Victorians will soon see the results of the Victorian Government’s pernicious decision to triple the royalties paid by the state’s brown coal industry from 1 January.
Energy suppliers will be forced to increase costs to consumers in Victoria as a result of the April 2016
decision. The expected increase in electricity costs will hit Victorian businesses hard, especially the manufacturing sector where uncertain economic conditions are already placing the industry under strain.
The Victorian Government claims that energy suppliers can ‘absorb’ these increases – ignoring the practicalities of the National Electricity Market (NEM).
Through brown coal royalty slugs and bans on conventional and unconventional gas exploration, the government seems intent on making life as difficult as possible for safe, reliable and proven sources of electricity – brown coal and gas.
This is happening just at the time Victoria’s generating capacity will be diminished with the closure of the Hazelwood power station and there are rising concerns about the stability and security of Australia’s east coast power generation network.
The Victorian Government seems intent on increasing the state’s dependence on expensive and part-time energy sources and committing Victorian households and industry to higher energy prices.
It is apparently not enough to have an Australian Government Renewable Energy Target (RET) of at least 33,000 Gigawatt-hour (GWh) of Australia's electricity coming from renewable sources by 2020.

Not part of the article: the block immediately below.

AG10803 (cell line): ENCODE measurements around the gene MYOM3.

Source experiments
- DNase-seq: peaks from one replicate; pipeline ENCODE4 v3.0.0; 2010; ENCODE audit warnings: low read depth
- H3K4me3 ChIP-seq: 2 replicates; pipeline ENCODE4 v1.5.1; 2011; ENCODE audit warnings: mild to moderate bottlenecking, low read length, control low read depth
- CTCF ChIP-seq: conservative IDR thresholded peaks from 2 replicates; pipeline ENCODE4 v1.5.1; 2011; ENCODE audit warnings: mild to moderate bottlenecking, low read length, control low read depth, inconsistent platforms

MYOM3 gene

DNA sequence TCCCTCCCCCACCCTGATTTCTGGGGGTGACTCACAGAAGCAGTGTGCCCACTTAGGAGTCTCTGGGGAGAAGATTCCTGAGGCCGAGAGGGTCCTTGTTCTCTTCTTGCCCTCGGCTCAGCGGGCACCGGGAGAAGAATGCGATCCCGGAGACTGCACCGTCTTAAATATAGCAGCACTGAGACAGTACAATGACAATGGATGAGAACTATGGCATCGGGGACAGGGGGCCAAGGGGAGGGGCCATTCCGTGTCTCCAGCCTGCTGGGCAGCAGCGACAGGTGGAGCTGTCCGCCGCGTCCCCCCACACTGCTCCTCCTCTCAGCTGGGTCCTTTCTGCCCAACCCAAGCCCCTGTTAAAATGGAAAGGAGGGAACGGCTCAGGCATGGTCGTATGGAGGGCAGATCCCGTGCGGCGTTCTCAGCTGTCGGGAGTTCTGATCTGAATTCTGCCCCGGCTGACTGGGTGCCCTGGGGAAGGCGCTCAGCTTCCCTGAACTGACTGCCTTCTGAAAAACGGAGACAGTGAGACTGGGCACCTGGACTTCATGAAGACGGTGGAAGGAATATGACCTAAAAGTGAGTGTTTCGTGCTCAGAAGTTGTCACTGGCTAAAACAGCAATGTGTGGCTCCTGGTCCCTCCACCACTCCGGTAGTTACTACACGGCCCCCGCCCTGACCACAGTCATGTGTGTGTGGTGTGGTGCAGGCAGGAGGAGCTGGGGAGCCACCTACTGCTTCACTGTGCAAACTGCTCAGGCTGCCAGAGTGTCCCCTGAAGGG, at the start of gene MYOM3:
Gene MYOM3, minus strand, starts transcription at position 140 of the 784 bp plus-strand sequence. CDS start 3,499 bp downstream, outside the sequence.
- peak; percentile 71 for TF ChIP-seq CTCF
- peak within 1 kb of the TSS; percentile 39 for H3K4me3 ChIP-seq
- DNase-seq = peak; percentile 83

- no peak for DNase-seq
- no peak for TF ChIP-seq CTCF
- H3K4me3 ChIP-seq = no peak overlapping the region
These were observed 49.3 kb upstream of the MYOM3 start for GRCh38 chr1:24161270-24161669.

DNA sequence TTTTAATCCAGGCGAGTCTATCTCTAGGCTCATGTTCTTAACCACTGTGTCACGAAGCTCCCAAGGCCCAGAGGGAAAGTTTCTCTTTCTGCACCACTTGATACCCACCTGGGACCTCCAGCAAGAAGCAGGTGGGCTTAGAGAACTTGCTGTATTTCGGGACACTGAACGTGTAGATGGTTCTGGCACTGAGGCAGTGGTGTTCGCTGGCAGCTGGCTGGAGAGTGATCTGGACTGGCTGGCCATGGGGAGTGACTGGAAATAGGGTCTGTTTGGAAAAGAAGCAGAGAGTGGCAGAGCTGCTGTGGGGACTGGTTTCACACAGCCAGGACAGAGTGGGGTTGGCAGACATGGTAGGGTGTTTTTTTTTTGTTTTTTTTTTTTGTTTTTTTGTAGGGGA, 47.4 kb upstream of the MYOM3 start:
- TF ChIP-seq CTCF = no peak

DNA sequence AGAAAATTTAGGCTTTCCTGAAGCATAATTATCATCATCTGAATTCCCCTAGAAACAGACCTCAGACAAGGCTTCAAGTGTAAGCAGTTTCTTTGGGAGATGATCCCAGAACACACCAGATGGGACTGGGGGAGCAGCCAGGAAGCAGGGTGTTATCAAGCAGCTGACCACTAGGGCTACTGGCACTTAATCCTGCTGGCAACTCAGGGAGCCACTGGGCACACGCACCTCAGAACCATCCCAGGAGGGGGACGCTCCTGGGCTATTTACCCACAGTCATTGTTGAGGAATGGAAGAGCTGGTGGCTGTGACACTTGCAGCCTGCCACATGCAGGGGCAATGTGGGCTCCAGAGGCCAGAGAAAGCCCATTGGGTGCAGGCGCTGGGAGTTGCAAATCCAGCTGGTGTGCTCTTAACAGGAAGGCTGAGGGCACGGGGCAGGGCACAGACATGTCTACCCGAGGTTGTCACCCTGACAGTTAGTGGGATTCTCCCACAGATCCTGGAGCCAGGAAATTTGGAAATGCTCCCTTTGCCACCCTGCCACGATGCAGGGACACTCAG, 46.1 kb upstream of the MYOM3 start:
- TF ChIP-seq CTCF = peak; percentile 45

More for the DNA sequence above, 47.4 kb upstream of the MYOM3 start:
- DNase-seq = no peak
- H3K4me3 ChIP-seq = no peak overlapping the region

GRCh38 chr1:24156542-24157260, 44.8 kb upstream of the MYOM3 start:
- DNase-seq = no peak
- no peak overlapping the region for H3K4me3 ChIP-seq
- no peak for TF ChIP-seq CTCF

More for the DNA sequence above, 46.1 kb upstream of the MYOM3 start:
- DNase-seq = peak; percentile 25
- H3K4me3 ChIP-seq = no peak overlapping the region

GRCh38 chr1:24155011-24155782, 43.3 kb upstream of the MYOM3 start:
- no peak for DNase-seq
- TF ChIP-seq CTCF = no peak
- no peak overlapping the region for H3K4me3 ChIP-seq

Victoria’s latest policy idea is to ‘incentivise’ new Victorian renewable energy capacity development through an auction scheme. It will pass the cost of the scheme onto electricity users via their energy bills. In so doing it will subsidise uneconomic renewable energy projects while driving out affordable, reliable coal-fired energy.
Instead of exercising leadership and working with communities regarding secure energy options, the Victorian Government is turning its back on energy-intensive industries.
A decade ago Australia had the lowest cost energy in the OECD. Now it has the 27th lowest. The consequences for energy intensive sectors have been as inevitable as they were predictable.